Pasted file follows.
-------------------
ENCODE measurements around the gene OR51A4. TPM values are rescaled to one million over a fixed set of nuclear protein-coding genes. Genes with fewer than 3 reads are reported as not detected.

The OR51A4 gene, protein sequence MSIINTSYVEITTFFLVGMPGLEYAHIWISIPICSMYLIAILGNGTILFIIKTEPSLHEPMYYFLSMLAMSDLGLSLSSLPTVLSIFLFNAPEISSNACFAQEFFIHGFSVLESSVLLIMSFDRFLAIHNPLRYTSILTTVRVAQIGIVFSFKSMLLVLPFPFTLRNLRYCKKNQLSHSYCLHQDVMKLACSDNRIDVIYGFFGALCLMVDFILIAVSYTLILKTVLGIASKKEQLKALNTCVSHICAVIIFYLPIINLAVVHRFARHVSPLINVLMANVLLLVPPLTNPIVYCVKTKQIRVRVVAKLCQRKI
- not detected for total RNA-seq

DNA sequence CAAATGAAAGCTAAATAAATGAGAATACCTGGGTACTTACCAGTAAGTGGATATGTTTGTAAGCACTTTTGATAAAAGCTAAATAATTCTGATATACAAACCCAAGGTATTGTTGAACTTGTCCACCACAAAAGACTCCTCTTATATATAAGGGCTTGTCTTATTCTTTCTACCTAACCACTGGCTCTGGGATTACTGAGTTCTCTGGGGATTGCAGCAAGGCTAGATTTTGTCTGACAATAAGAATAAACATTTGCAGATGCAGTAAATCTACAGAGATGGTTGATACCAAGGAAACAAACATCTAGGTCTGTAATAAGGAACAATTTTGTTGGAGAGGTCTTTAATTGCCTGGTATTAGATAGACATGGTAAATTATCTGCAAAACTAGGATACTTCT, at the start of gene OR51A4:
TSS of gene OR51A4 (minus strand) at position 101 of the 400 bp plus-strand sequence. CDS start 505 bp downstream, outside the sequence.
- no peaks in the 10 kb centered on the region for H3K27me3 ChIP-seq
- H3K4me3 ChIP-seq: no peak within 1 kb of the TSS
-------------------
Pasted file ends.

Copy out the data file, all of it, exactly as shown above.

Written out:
ENCODE measurements around the gene OR51A4. TPM values are rescaled to one million over a fixed set of nuclear protein-coding genes. Genes with fewer than 3 reads are reported as not detected.

The OR51A4 gene, protein sequence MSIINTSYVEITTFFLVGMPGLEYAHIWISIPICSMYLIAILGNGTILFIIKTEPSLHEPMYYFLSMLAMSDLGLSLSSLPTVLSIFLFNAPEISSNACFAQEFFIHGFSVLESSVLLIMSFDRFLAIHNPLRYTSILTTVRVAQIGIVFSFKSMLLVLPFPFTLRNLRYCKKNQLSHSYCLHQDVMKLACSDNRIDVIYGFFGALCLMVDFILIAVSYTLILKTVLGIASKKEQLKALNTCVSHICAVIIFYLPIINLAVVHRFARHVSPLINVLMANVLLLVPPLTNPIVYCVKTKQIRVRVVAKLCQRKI
- not detected for total RNA-seq

DNA sequence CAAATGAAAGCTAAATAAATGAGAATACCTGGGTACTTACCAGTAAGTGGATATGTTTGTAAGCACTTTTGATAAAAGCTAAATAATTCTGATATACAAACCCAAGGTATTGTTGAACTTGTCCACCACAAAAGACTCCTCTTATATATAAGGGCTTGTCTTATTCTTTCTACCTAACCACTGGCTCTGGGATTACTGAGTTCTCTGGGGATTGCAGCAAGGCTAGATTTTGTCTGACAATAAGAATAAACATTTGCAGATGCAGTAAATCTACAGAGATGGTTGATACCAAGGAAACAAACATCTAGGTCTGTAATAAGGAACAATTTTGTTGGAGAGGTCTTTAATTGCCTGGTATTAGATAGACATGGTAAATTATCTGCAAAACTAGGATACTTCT, at the start of gene OR51A4:
TSS of gene OR51A4 (minus strand) at position 101 of the 400 bp plus-strand sequence. CDS start 505 bp downstream, outside the sequence.
- no peaks in the 10 kb centered on the region for H3K27me3 ChIP-seq
- H3K4me3 ChIP-seq: no peak within 1 kb of the TSS